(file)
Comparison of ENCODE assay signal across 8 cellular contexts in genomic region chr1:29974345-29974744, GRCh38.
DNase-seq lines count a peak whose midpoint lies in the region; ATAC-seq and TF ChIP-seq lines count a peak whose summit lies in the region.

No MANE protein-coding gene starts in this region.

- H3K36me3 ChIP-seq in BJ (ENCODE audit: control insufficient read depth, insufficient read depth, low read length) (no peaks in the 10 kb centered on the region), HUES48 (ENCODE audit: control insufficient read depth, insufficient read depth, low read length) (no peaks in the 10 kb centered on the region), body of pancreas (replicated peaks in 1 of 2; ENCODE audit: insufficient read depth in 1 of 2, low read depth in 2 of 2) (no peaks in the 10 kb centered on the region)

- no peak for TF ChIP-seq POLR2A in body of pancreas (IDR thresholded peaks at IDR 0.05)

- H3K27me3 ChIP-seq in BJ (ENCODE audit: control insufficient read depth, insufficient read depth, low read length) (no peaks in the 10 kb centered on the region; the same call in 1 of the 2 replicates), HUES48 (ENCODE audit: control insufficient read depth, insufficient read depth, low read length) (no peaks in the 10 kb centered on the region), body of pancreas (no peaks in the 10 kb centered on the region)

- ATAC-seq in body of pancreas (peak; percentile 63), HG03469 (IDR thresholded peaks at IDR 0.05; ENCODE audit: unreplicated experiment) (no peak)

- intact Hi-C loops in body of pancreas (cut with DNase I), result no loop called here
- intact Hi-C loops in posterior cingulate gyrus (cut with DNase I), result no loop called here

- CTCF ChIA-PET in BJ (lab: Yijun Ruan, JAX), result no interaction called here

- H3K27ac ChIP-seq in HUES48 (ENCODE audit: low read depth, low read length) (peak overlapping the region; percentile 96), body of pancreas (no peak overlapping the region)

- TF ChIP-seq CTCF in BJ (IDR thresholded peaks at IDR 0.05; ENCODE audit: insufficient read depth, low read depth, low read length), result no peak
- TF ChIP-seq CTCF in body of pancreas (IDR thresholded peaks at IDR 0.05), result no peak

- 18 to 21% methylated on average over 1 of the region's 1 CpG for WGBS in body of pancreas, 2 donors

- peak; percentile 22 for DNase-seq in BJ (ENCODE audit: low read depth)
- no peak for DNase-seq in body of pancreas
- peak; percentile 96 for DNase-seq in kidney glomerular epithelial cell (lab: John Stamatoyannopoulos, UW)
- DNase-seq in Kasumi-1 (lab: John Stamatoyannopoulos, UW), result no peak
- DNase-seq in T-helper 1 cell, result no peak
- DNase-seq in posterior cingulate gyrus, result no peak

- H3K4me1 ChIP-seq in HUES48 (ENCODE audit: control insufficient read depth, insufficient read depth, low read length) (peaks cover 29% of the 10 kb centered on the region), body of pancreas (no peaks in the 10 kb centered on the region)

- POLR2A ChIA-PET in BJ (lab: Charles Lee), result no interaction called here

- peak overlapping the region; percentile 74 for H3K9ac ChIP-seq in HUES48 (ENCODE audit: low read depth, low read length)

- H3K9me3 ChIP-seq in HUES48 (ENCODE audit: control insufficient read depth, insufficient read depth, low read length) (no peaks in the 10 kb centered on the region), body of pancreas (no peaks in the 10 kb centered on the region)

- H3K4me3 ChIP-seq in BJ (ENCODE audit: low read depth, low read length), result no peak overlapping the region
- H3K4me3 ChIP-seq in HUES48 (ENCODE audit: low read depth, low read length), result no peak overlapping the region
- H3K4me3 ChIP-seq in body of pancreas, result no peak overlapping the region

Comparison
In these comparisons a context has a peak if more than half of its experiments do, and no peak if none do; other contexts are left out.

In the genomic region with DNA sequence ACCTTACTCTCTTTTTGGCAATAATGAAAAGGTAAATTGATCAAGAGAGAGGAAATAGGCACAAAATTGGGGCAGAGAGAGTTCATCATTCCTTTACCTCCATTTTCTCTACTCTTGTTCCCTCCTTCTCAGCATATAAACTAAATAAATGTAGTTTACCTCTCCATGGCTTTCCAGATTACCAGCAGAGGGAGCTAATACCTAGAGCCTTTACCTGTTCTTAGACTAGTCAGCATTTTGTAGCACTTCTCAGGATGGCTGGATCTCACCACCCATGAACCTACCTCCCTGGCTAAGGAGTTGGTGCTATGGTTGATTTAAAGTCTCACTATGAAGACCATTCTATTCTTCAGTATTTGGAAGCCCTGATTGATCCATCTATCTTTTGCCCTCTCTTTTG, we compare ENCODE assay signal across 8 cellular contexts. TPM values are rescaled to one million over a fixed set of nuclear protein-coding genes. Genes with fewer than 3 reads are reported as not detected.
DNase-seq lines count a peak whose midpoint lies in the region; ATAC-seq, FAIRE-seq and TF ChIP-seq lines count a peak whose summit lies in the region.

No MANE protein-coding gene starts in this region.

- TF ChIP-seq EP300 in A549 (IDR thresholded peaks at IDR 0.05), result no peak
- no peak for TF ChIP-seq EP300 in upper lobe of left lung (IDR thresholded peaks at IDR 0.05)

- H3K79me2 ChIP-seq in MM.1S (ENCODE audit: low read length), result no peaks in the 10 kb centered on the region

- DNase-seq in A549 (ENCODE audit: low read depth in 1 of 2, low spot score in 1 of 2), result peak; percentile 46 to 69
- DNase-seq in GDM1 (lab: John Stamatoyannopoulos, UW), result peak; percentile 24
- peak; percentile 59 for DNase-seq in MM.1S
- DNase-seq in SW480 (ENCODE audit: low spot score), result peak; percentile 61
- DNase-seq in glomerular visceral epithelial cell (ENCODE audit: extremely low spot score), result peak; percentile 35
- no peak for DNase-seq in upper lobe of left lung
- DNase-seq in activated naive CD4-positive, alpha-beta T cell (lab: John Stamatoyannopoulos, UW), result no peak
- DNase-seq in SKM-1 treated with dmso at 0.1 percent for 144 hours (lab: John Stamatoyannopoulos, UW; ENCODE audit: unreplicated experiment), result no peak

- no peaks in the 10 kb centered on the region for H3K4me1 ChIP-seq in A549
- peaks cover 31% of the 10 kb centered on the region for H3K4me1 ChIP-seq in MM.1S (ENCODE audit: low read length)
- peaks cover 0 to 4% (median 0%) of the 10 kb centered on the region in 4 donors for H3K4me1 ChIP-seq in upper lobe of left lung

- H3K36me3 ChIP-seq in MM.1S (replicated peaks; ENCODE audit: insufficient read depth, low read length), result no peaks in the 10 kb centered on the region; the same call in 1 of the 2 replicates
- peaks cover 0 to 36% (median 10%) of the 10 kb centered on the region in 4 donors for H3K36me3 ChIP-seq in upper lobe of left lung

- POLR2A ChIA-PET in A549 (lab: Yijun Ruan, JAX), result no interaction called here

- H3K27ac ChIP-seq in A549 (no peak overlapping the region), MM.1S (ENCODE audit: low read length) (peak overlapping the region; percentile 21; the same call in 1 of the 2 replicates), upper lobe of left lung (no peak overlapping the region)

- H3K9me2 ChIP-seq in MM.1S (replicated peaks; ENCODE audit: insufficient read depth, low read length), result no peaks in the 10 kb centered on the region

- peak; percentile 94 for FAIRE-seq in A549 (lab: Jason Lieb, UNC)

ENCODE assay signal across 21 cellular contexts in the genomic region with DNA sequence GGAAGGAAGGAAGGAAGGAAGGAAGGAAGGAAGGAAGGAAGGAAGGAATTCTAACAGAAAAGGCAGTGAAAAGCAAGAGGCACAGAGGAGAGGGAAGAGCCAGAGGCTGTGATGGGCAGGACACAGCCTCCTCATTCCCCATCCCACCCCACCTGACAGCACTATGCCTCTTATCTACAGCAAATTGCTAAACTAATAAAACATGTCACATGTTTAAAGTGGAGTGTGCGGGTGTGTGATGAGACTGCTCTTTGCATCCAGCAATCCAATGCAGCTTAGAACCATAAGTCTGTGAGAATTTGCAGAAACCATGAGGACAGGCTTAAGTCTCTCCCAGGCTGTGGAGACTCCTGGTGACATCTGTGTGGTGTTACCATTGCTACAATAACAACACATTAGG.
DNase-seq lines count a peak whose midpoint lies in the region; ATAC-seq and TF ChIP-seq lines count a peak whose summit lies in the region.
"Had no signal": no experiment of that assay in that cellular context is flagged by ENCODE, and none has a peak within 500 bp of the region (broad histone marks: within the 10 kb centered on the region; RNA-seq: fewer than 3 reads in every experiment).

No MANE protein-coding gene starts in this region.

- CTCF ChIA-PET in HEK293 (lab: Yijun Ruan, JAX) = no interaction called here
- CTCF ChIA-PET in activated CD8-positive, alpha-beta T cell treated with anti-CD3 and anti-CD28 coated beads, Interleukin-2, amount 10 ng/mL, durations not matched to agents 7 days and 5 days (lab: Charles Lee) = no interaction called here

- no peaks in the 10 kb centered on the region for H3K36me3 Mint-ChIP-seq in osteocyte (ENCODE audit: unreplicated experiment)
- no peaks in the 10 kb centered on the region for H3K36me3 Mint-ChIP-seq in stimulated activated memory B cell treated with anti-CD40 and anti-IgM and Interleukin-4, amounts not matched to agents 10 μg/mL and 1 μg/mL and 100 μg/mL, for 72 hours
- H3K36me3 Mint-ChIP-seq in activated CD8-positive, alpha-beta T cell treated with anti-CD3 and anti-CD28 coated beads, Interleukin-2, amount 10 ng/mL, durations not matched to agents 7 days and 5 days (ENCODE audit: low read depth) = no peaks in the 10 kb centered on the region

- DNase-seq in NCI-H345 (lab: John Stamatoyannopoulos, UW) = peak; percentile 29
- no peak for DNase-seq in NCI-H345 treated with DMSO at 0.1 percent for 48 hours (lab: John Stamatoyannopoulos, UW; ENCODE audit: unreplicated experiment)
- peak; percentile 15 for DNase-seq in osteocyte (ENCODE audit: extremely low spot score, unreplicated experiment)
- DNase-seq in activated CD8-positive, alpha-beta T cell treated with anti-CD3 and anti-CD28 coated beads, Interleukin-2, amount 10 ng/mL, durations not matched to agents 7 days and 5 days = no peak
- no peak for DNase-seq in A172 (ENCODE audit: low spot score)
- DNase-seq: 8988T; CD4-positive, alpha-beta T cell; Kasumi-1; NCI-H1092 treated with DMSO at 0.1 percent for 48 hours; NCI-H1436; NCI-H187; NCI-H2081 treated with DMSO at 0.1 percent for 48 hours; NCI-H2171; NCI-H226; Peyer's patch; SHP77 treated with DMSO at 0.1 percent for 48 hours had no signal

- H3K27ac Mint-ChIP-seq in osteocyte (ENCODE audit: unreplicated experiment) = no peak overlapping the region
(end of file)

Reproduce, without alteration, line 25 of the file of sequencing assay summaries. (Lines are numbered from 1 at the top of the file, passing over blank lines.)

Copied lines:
- H3K4me3 ChIP-seq in BJ (ENCODE audit: low read depth, low read length), result no peak overlapping the region